sand battery thermal storage
Sand stores heat at megawatt-scale using Polar Night Energy’s tech. Image: Polar Night Energy.

2. World’s first large-scale ‘sand battery’ goes online in Finland

6 July 2022

The first commercial sand-based thermal energy storage system in the world started operating in Finland, developed by Polar Night Energy.

The system, based on proprietary technology, went online on the site of a power plant operated by utility Vatajankoski. The 4×7 metre steel container contains hundreds of tonnes of sand which can be heated to a temperature of 500-600 degrees Celsius. The sand is heated with renewable electricity and stored for use in the local district heating system.

It has a particularly strong use case in Finland which sees long and very cold winters and was cut off from Russian gas supplies. The storage system’s developers say it is cheap and easy to build.

The system can discharge a maximum of 100kW of heat power and has a total energy capacity of 8MWh, equating to up to 80 hours’ storage duration. While some reports – including ours – gave the technology the catchy ‘sand battery’ monicker, it does not have an electrochemical storage component.

1. World’s biggest lithium battery storage facility now completely offline after weekend incident

16 February 2022

Phase II of Moss Landing Energy Storage Facility was taken offline after an incident which caused batteries to short circuit.

Vistra Energy said the 100MW/400MWh expansion phase of the world’s largest BESS facility joined the 300MW/1,200MWh Phase I in being out of action, after the incident in mid-February.

In September 2021, a sprinkler system went off and released water onto battery racks at Phase I. Early reports indicated something similar had happened with Phase II. As before, no one was harmed, but after Phase II’s early detection safety system kicked in, local fire crews were called to the scene, in line with protocols and out of what Vistra described in a brief statement as an abundance of caution. 

Both Phases are since understood to have come back online, but the industry was taken aback when overheating affected another BESS plant at the same site, owned by utility PG&E.

It’s interesting to note that while this story took the top spot, better news about the system coming back online attracted fewer readers, although it still made the top 10 list.

That strongly implies that while fire or safety incidents may be rare, they still become very prominent in the eyes of the watching world. The industry must continue to put safety – and reliable operation and availability – at the very heart of what it does.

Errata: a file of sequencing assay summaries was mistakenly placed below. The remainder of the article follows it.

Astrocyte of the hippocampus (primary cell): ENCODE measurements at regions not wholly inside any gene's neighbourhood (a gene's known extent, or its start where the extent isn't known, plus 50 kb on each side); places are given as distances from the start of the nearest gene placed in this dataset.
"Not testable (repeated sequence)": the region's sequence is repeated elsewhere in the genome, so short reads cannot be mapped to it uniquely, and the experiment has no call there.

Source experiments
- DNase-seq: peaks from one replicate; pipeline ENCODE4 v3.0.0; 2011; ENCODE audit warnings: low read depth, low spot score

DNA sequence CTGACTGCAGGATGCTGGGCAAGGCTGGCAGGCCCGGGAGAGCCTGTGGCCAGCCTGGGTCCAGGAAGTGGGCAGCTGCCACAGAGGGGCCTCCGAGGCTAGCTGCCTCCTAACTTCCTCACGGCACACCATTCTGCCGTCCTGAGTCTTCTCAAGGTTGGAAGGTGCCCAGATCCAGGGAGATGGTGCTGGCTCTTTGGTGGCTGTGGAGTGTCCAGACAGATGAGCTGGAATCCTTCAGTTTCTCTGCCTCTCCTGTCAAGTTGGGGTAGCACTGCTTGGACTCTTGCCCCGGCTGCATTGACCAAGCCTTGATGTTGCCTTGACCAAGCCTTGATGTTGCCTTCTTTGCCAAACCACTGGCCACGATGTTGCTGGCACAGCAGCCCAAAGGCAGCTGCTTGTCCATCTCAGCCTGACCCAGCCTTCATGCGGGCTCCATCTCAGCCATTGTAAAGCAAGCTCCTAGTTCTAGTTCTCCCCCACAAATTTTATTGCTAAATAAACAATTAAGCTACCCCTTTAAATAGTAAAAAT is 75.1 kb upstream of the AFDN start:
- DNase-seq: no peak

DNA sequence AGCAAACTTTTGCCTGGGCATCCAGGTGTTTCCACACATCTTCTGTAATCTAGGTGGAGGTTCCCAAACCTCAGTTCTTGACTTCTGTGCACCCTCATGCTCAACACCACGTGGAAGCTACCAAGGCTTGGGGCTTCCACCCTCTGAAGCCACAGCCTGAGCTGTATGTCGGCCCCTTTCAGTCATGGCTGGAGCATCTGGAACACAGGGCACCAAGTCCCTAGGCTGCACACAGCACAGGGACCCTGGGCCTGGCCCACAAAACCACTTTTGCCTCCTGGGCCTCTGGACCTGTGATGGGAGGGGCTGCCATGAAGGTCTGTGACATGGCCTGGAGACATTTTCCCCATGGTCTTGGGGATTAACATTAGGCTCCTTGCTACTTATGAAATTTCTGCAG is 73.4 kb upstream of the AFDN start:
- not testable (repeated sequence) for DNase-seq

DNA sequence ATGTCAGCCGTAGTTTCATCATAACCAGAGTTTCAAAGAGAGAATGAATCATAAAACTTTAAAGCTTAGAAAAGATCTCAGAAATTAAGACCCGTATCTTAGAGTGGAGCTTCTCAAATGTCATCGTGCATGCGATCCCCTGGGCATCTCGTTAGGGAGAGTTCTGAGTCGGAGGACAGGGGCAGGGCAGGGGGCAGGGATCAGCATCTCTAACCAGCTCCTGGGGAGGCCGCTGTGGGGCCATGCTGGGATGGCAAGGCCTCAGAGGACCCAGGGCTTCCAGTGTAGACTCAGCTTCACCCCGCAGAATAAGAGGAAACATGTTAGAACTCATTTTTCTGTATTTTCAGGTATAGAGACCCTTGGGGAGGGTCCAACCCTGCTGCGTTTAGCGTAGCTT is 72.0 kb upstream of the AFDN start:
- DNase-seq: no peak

Thanks to the more than 1.5 million visitors to the site this year, who made more than 3.6 million page views. Of course we’d also like to thank everybody that worked with us, from interviewees and contacts that provided valuable insights and contributed comments, opinions and analysis, to our sponsors and partners whose support makes it all possible.

We hope to see you next year, whether in person or online.’ publisher Solar Media will host the eighth annual Energy Storage Summit EU in London, 22-23 February 2023. This year it is moving to a larger venue, bringing together Europe’s leading investors, policymakers, developers, utilities, energy buyers and service providers all in one place. Visit the official site for more info.

A month later comes the 5th Energy Storage Summit USA, 28-29 March 2023 in Austin, Texas. Featuring a packed programme of panels, presentations and fireside chats from industry leaders focusing on accelerating the market for energy storage across the country. For more information, go to the website.

Then on 11-12 July, 2023, Solar Media will host the 1st Energy Storage Summit Asia in Singapore. The event will help give clarity on this nascent, yet quickly growing market, bringing together a community of credible independent generators, policymakers, banks, funds, off-takers and technology providers. For more information, go to the website.

7 August 2024
12pm (AEST)
Join and energy storage market experts at GridBeyond for a discussion on the evolving landscape for energy storage in Australia’s National Electricity Market, and the challenges faced in optimising the value of battery assets in an evolving market.